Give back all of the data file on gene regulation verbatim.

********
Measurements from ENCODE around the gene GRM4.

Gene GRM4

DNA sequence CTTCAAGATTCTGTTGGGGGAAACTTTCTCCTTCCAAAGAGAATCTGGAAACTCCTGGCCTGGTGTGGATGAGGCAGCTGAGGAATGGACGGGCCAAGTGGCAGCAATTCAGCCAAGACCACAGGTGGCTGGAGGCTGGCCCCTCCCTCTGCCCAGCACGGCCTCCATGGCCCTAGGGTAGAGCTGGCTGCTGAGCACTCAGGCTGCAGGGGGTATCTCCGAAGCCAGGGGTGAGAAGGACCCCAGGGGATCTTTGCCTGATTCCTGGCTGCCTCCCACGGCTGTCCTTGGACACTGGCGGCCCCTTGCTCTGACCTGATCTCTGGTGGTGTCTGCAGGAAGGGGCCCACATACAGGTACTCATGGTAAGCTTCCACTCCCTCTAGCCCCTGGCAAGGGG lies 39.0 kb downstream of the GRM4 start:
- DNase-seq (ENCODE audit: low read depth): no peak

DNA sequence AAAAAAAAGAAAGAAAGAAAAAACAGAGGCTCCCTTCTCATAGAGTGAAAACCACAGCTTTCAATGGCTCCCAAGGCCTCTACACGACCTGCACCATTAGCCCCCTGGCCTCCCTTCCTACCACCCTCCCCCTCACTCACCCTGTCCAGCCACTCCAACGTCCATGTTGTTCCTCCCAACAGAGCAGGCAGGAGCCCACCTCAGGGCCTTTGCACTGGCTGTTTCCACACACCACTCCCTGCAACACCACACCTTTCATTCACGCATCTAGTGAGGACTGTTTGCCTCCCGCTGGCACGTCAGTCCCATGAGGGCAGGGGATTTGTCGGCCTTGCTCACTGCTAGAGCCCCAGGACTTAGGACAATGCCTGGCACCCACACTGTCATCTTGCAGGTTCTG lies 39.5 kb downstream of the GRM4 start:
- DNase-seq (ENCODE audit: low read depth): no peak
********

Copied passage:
Measurements from ENCODE around the gene GRM4.

Gene GRM4

DNA sequence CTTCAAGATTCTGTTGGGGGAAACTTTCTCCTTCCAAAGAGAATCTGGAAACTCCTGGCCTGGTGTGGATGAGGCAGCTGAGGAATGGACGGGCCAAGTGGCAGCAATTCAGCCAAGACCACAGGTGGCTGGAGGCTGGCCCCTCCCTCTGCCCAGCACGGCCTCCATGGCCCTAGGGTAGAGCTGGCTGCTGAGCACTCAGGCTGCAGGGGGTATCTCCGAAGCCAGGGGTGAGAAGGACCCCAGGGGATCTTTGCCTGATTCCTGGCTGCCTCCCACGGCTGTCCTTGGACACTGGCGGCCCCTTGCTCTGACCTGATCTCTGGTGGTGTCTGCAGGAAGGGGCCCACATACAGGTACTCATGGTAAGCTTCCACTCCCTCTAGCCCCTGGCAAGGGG lies 39.0 kb downstream of the GRM4 start:
- DNase-seq (ENCODE audit: low read depth): no peak

DNA sequence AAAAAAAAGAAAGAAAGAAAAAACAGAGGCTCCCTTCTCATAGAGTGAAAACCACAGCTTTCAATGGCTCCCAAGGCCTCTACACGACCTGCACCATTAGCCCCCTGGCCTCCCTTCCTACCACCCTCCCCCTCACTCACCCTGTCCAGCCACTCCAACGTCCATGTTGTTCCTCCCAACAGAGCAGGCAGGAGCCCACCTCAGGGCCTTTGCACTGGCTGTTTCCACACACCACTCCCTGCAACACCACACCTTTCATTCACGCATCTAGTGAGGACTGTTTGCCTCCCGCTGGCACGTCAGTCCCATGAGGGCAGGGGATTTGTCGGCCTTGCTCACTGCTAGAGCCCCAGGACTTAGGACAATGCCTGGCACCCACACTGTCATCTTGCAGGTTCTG lies 39.5 kb downstream of the GRM4 start:
- DNase-seq (ENCODE audit: low read depth): no peak